Skills gap a major barrier to accelerating green economy

EXCLUSIVE A skills gap in those driving sustainability within their businesses is partly to blame for the lack of acceleration towards a green economy, according to two leading sustainability professionals. Scroll down for video.

The role of the corporate sustainability professional requires a

The role of the corporate sustainability professional requires a "whole multitude of skills", says Mitchells & Butlers Richard Felgate

In an exclusive interview with edie today at Sustainability Live in Birmingham, Mitchells & Butlers head of energy and environmental management Richard Felgate and UPS' director of sustainability EMEA Peter Harris both agreed that there was a fundamental need for those driving corporate sustainability to have a clear understanding of core business.

Felgate said: "There is such a compelling business case for [sustainability] that you do ask yourself why more people aren't motivated".

Felgate said the role of the corporate sustainability professional requires a "whole multitude of skills".

"It's not enough to just have the technical skills or behavioural skills, you need to have a fundamental core business skill because what you've got is a really good business proposition and you need to be able to put that across to the people in your business that make the decisions," Felgate said.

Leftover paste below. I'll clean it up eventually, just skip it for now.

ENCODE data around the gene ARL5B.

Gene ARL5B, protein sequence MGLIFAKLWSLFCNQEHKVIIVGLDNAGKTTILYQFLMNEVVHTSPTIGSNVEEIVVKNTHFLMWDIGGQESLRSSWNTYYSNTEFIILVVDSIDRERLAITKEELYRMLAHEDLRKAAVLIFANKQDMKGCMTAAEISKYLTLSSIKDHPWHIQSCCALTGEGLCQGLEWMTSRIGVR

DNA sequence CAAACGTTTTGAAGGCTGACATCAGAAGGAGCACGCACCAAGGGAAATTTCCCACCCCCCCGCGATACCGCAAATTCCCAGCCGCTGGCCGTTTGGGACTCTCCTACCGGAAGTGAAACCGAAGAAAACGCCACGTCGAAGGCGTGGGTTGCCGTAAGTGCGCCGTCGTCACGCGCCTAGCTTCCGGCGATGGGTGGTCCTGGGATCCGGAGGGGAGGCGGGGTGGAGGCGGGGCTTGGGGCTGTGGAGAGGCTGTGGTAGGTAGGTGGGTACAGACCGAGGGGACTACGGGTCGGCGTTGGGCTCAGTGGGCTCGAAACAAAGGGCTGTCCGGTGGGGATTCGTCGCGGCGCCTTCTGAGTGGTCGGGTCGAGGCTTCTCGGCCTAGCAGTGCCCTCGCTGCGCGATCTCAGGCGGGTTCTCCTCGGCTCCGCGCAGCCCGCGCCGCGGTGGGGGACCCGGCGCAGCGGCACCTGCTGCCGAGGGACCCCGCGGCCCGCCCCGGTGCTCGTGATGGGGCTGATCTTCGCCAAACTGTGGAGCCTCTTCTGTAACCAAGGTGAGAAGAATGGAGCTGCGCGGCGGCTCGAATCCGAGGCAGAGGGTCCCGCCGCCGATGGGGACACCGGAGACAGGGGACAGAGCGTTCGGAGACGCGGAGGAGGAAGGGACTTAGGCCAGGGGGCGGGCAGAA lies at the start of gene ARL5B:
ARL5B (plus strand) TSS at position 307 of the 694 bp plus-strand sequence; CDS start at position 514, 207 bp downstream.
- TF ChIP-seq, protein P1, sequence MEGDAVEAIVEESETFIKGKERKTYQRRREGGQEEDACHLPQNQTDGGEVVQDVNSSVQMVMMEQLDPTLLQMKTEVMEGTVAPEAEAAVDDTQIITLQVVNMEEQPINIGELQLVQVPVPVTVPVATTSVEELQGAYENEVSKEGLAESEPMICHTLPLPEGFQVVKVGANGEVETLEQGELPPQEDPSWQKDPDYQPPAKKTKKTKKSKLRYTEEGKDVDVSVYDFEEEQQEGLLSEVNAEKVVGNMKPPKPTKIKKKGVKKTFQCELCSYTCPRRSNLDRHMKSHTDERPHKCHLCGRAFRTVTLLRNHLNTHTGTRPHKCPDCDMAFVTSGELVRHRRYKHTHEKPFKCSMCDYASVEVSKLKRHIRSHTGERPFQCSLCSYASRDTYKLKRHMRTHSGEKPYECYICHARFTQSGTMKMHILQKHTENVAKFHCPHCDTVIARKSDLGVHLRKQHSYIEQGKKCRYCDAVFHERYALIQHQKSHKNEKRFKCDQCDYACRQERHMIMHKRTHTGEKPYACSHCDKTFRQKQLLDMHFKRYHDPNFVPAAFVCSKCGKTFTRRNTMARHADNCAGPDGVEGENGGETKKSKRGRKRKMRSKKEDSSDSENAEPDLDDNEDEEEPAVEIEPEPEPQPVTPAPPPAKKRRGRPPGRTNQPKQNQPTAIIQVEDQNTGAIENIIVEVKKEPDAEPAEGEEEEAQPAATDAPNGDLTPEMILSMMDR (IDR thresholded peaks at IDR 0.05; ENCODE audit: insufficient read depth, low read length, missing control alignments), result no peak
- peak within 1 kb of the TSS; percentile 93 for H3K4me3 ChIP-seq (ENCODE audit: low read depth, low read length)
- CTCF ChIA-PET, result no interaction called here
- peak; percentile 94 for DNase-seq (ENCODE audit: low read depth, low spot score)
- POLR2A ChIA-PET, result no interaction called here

"You need to understand what your financial director is thinking and what your operations people are thinking and you need to be able to talk to them about any concerns they might have. You then need to be able to put [sustainable development] across in a way where it's a compelling argument," he added.

In Felgate's experience, many corporate sustainability agendas are struggling because of this lack of business understanding. "It's not because they haven't got a good idea, they just don't know how to bring it across to the board".

Harris agreed, saying it was necessary to have a whole range of generalist skills and to be able to touch on different facets of the business before making the business case for sustainability projects.

"It's relatively simple if you're talking about a straight forward energy efficiency project where you can actually work out in a spreadsheet the financial returns of the project but it's much harder when you get into areas that are essentially associated with mitigating risks and capitalising on opportunities.

"This is because you're then talking about what is the financial value to the brand or to regulatory leadership and that is much tougher to quantify," added Harris.

Leigh Stringer


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